Soon, the blue banner that is synonymous with Royal Sporting House (RSH) will be no more. It will turn to black.
The homegrown sports retailer, which started with its first store at Lucky Plaza in 1977, has revamped its image and product offerings to appeal to younger customers.
Instead of offering a wide variety of brands, the firm has streamlined its sports brands to focus on running, tennis, swimming and functional training.
It boasts the largest selection of Speedo swimming gear in Singapore, including the Speedo Fastskin, which caters mostly to competitive swimmers.
Mixed martial arts and combat sports outfits like Ultimate Fighting Championship shirts and caps are available too.
The changes have been rolled out at six of its 28 outlets so far, including VivoCity, Clementi Mall, Causeway Point and its flagship store at Tanglin Mall.
Among the new services offered at their flagship store will be a running treadmill and gait analysis, as well as free tennis racquet stringing by two in-house specialists.
The company also plans to partner brands like Saucony to hold running clinics and talks while yoga sessions are also in the pipeline.
Of the blue signboard that will go down in history, Royal Sporting House's chief executive officer (Asia-Pacific) David Westhead said: "That was more of an 1980s feel. We wanted to refresh the store, but the DNA of the store still remains the same.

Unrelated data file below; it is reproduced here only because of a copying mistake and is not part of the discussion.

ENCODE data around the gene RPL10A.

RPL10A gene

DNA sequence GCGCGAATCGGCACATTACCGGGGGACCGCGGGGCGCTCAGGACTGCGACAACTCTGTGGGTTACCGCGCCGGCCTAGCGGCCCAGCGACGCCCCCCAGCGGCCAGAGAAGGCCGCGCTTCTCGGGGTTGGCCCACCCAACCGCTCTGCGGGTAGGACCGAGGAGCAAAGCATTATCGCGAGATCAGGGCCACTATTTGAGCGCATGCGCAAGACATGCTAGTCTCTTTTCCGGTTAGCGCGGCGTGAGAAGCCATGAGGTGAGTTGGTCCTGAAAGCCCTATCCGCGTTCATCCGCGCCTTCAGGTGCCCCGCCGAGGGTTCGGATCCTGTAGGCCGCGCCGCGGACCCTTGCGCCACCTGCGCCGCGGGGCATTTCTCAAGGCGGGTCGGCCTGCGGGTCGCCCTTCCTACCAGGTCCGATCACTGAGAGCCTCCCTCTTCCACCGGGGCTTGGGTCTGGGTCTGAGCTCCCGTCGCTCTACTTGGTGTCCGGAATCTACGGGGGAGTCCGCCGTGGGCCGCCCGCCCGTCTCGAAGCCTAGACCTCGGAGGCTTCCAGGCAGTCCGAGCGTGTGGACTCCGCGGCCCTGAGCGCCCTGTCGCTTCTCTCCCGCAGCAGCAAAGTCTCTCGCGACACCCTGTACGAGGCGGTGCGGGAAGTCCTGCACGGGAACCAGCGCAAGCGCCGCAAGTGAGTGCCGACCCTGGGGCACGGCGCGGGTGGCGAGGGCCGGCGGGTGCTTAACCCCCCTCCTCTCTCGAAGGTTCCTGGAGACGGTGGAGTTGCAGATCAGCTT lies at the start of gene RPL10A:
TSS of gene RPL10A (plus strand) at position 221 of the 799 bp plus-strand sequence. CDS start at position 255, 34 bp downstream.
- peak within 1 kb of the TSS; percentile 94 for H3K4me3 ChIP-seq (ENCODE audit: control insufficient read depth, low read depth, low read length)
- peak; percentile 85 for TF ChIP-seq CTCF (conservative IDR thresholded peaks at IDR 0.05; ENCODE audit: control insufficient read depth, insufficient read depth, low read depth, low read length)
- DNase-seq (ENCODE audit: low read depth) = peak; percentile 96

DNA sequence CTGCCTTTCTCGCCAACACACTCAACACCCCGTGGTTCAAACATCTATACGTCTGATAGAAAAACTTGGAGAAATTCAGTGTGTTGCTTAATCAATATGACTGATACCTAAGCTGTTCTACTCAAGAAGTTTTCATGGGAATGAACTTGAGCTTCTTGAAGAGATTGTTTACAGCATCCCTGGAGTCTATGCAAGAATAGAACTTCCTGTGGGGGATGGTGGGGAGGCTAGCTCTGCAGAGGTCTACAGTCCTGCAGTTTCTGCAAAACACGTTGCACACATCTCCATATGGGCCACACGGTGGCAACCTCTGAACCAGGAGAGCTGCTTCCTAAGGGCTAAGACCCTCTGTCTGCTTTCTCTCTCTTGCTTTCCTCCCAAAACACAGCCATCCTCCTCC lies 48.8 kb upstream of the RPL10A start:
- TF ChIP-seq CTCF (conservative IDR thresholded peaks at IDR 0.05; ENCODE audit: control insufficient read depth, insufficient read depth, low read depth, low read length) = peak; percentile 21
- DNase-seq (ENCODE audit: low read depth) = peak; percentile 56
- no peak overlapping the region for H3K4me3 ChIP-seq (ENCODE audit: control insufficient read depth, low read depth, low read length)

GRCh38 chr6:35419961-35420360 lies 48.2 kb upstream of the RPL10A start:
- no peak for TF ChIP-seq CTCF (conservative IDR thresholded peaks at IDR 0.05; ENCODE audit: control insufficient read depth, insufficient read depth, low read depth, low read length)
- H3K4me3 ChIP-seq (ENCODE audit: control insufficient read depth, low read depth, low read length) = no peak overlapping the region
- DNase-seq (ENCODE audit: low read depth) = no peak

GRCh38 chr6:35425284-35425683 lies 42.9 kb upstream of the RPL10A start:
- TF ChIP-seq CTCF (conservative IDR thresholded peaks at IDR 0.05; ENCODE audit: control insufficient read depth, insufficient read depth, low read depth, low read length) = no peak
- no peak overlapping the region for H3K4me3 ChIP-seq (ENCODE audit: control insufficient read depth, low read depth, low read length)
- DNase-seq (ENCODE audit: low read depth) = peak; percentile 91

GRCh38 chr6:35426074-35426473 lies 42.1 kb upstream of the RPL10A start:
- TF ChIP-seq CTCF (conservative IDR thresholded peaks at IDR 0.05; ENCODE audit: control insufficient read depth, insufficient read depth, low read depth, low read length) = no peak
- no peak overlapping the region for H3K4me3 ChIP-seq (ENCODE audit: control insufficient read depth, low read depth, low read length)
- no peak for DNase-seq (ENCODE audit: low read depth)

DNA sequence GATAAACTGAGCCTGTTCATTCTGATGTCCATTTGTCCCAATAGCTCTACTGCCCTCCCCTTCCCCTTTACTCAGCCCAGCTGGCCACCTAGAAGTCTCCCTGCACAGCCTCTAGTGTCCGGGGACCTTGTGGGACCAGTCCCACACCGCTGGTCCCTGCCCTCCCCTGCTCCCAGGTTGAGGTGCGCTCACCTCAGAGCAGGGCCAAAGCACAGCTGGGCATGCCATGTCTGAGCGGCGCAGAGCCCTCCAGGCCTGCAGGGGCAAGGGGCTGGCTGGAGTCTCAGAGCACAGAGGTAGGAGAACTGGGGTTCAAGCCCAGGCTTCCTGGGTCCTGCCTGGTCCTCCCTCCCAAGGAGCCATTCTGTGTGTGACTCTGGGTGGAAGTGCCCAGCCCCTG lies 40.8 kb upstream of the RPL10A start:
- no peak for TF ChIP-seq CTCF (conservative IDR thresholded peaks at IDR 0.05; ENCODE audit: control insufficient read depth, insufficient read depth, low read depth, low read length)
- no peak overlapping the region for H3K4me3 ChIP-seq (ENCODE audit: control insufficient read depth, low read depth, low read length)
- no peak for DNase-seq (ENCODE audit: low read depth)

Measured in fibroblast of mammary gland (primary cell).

"Consumers' behaviour has changed. Unless you innovate, you're going to fall behind. We've got a good core customer base who have been shopping all their life (with us).
"But with the fresh look, it will appeal to younger customers."
Despite new retailers like Decathlon coming into the local market, Westhead, 46, said: "What we're offering is a little different from them. If you want international brands with high technology, come to Royal Sporting House.
"When it comes to international brands, we're the largest and there are no other competitors that have the size and offerings we have."
While customers welcomed the new look, some rued the products that are no longer available because of the revamp.
Dexter Tan, a 29-year-old interior designer, is worried that he would no longer find Caterpillar work shoes.
He joked: "I'd better get my boots before all the stores change."